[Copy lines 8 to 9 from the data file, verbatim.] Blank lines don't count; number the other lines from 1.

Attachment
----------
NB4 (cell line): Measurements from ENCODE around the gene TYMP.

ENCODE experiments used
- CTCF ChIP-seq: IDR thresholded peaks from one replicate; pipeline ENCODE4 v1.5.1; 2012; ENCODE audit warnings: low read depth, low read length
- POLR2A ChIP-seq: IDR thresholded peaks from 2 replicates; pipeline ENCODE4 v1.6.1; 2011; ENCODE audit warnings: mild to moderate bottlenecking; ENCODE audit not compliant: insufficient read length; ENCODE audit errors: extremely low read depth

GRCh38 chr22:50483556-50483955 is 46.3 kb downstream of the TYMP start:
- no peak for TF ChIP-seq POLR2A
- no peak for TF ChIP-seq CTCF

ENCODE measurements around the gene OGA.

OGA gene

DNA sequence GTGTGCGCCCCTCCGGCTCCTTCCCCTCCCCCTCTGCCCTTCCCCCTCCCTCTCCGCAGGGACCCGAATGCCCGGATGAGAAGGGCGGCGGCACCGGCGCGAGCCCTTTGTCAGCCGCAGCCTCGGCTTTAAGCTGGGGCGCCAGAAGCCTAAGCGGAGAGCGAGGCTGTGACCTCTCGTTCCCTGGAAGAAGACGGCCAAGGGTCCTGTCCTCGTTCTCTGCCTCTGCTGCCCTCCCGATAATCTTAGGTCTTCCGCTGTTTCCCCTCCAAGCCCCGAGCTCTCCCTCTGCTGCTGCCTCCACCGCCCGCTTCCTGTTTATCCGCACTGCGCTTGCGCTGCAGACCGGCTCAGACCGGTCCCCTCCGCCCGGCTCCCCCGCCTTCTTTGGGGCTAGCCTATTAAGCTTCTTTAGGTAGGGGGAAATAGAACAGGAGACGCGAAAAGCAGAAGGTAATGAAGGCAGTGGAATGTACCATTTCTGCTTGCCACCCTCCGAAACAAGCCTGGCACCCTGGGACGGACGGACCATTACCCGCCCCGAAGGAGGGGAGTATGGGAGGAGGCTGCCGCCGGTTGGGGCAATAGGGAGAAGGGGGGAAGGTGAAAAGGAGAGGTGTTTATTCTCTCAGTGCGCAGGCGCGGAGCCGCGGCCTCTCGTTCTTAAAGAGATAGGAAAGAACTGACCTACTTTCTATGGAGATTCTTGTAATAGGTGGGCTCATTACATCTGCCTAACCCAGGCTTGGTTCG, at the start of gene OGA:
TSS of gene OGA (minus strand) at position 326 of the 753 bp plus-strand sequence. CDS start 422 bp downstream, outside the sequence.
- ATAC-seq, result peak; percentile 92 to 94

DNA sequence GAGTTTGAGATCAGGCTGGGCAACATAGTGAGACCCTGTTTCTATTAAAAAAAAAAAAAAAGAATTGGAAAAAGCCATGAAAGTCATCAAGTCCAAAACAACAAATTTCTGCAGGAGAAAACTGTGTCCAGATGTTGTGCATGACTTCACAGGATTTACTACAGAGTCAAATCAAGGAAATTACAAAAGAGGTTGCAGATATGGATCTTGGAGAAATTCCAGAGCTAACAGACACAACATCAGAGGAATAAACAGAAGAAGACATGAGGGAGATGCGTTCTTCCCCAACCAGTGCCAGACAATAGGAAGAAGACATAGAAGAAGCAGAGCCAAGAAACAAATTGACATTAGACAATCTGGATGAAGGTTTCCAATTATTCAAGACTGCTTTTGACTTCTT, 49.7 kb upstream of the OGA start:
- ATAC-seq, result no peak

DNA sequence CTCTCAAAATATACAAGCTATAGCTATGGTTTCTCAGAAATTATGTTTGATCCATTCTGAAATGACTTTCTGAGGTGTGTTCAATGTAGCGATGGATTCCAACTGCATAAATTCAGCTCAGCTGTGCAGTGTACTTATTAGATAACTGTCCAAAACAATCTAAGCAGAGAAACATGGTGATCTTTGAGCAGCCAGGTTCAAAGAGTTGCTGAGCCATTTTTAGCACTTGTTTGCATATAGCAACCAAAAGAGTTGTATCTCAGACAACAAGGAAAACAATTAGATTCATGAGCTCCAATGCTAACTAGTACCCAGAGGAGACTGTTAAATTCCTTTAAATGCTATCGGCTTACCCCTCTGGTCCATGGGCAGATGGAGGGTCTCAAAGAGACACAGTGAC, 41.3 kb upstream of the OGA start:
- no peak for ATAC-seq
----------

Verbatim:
ENCODE measurements around the gene OGA.

OGA gene